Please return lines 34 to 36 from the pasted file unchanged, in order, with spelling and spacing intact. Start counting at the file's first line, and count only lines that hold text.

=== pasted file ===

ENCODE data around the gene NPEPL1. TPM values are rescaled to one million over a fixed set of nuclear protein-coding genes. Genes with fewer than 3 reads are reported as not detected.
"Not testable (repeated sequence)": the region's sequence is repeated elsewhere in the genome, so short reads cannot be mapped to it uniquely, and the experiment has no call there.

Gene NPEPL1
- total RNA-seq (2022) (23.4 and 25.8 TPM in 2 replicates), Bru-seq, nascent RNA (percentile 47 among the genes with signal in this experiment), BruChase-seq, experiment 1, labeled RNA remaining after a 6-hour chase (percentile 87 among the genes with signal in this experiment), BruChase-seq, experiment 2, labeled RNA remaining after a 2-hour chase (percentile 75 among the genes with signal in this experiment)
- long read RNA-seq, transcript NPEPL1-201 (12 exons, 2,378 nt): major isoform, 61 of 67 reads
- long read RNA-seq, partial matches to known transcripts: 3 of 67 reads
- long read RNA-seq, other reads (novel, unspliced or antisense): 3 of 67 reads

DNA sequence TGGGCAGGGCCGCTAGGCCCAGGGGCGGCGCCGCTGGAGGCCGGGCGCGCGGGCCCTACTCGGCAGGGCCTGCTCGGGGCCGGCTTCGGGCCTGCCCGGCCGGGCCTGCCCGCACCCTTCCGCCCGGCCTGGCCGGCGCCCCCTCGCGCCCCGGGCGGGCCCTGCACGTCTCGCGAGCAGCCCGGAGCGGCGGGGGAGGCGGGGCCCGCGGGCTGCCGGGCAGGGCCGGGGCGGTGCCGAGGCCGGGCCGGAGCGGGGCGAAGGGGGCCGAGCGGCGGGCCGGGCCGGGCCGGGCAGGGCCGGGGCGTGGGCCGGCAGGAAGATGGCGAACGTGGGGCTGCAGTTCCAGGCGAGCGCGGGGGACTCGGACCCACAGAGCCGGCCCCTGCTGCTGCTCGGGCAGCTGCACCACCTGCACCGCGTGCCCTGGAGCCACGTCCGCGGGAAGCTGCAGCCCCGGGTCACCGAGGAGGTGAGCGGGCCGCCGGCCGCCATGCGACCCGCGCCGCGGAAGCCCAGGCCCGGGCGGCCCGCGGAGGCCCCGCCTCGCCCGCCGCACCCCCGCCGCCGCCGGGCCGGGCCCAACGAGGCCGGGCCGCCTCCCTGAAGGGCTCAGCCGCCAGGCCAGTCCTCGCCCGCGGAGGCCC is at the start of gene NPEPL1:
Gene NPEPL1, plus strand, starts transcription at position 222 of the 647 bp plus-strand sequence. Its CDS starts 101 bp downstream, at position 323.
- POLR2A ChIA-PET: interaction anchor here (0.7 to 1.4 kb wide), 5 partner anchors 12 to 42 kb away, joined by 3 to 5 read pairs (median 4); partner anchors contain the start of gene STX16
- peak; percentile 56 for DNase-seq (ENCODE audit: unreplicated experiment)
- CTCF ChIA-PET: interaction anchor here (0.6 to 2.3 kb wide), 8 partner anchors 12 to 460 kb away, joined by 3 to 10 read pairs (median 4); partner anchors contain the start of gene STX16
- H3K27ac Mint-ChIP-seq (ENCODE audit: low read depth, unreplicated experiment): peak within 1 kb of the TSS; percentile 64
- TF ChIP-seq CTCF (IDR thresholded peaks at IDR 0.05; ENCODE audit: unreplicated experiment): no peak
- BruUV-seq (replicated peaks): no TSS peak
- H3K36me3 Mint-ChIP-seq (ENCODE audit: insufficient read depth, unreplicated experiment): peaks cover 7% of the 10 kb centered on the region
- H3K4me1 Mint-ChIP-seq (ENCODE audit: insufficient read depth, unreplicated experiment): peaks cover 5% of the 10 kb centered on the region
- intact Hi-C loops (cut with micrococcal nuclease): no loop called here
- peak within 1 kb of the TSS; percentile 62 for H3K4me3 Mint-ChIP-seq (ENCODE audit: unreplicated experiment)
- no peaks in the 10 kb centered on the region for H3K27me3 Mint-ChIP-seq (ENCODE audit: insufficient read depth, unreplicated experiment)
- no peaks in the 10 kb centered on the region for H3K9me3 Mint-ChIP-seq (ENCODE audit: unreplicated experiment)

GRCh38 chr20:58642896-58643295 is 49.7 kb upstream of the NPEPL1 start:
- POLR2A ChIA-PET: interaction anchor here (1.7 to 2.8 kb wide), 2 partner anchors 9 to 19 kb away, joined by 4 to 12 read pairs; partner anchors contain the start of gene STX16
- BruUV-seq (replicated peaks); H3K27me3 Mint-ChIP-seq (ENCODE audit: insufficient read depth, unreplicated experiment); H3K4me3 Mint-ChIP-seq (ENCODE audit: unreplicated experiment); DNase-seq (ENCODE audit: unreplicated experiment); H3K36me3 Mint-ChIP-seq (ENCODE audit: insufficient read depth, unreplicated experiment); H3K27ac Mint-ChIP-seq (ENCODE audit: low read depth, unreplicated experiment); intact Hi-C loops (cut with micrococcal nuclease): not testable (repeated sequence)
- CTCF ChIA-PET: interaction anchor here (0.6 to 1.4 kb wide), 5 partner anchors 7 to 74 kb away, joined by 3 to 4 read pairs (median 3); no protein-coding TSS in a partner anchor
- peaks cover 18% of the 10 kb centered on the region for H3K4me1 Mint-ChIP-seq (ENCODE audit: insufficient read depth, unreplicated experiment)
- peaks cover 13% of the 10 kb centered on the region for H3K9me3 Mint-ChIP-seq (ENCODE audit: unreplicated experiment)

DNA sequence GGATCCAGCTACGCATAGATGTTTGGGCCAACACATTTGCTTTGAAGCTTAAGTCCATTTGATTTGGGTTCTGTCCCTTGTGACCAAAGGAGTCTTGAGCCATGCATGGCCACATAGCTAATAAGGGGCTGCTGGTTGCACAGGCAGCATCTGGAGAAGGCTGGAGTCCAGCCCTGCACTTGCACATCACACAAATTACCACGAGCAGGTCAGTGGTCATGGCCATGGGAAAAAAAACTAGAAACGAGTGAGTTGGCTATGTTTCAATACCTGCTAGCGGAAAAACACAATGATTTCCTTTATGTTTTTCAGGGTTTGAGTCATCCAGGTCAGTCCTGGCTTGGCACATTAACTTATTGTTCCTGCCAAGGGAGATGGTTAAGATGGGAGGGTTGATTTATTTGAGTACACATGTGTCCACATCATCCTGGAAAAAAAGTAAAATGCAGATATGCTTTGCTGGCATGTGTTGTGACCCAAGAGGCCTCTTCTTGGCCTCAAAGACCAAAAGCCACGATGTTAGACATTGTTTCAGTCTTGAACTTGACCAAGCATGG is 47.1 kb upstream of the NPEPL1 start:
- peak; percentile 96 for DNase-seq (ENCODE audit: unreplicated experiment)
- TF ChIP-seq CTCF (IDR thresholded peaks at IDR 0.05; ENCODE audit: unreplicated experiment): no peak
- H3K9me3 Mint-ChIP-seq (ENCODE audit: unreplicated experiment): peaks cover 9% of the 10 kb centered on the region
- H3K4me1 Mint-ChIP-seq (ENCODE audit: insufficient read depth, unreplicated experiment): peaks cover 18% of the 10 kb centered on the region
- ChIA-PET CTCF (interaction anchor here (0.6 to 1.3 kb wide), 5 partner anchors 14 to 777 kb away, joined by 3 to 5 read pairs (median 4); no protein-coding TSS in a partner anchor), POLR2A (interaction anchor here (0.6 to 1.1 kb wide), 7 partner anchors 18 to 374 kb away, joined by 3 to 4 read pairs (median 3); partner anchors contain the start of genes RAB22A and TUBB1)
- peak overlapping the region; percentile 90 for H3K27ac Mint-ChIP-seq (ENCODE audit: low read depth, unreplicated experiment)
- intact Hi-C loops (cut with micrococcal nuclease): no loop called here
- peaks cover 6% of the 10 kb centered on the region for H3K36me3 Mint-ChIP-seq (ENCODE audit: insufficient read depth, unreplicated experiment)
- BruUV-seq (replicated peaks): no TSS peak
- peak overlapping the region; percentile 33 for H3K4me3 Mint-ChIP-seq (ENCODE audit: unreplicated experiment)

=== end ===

- peak overlapping the region; percentile 90 for H3K27ac Mint-ChIP-seq (ENCODE audit: low read depth, unreplicated experiment)
- intact Hi-C loops (cut with micrococcal nuclease): no loop called here
- peaks cover 6% of the 10 kb centered on the region for H3K36me3 Mint-ChIP-seq (ENCODE audit: insufficient read depth, unreplicated experiment)